Planes and boats and trains


I explored Lymm this Bank Holiday weekend on foot. Lymm is a small Cheshire village which was unaffected by modern communications until 1766 when the Bridgewater Canal was constructed and skirts Lymm north of the village centre.

Lymm, from the Frith Archive

Lymm, from the Frith Archive

The canal offered access to a ready market for local agricultural produce and developed the fustian trade where coarse woven cotton was sent from Manchester cotton mills along the canal to Lymm’s fustian cutters. The bolts of cloth were stretched along attic floors and loops on the material were cut by hand, producing a form of velvet.

Subsequently, the railway arrived in 1853 (now the Trans-Pennine Trail) and began Lymm’s change to a dormitory village. The Manchester Ship Canal opened in 1894, skirting the village a mile to the North, and Lymm technically became a village by the sea! Salt extraction flourished for fity years from the beginning of the last century.

In the 1960s, the M6 and the M56 were built close to Lymm. Throughout it’s recent history, this small village has been profoundly shaped by communications through highways.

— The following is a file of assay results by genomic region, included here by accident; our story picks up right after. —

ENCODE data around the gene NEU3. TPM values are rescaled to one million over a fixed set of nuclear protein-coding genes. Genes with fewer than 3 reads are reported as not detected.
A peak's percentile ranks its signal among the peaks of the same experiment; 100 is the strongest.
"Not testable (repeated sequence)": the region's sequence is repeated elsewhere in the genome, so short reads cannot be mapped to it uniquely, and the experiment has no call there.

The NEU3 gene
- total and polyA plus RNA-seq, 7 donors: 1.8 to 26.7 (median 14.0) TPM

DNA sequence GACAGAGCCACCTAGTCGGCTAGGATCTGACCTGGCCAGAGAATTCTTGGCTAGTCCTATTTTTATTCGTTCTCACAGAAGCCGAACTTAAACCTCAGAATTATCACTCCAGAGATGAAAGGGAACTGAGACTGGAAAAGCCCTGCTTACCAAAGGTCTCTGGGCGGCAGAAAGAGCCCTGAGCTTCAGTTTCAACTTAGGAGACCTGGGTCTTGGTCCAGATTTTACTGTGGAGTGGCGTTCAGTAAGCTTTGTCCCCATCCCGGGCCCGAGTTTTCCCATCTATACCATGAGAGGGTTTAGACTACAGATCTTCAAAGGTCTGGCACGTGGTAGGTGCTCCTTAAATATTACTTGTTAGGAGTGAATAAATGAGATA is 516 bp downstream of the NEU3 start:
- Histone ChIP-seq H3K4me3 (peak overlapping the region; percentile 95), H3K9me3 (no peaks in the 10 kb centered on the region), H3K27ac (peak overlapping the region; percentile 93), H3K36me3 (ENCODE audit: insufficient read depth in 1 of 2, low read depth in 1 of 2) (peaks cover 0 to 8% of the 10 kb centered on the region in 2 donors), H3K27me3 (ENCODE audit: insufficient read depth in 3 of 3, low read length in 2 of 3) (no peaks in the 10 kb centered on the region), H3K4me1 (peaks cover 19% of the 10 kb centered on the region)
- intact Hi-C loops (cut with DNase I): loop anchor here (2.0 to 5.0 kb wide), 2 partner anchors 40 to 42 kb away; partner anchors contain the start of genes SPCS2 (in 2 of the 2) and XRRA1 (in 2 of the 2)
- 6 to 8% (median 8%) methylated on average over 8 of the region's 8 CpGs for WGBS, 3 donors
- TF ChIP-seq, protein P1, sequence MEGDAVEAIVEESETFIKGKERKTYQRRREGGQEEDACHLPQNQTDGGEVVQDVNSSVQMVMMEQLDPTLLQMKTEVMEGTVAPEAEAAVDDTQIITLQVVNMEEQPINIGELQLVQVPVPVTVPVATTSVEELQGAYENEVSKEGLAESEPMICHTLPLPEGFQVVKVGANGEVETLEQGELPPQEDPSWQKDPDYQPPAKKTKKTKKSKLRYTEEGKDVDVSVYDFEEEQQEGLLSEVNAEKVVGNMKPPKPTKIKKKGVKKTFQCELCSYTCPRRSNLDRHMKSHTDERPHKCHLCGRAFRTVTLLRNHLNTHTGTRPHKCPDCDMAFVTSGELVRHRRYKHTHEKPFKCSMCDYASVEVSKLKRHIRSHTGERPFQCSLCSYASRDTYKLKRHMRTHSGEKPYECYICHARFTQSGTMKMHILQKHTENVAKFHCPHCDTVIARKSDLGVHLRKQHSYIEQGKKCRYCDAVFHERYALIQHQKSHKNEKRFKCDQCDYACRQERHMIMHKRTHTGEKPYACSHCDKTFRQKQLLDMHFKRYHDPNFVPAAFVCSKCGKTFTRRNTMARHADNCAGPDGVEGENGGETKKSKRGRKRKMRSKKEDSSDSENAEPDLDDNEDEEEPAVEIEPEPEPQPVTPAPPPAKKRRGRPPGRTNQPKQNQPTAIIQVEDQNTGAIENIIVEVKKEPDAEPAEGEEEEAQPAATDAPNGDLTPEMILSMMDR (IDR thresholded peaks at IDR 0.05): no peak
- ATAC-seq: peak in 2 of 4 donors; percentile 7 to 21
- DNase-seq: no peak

Bridgewater Canal in Lymm

Bridgewater Canal in Lymm

It made me think of our latest superhighways — the Internet, 3G mobile telephony, Bluetooth, WiFi, WiMAX — and how they are changing small hamlets. And how important content is.

The fustian trade couldn’t develop without quality cloth supplies. Conurbations needed fresh dairy produce. Lymm’s salt was of a particular purity.

So the packets of data on the Web’s superhighway need the quality of Lymm’s physical products to make them intelligible and emotionally appealing. And I am the dairyman, salt chemist and fustian cutter of this latest highway.

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About Jeremy
Digital marketing leader, blogger and speaker. Married with three adult children. Likes activities and sport not affected by weather.

One Response to Planes and boats and trains

  1. Jane Howitt says:

    Content isn’t just important, is it? It’s critical. Fluff and flummery don’t convince, convert or compel.

    Brings us rather neatly back to an earlier post of yours, actually, about quality. Vital! There’s no point wittering on for hours if you’re talking drivel. Cut, cut, cut! Until you’ve got concentrated quality.

    PS: Love the vision of you as ‘the dairyman, salt chemist and fustian cutter of this latest highway’. Nicely put!

    PPS: Especially as fustian also means ‘pompous or pretentious speech or writing’. Cut away, Jeremy!

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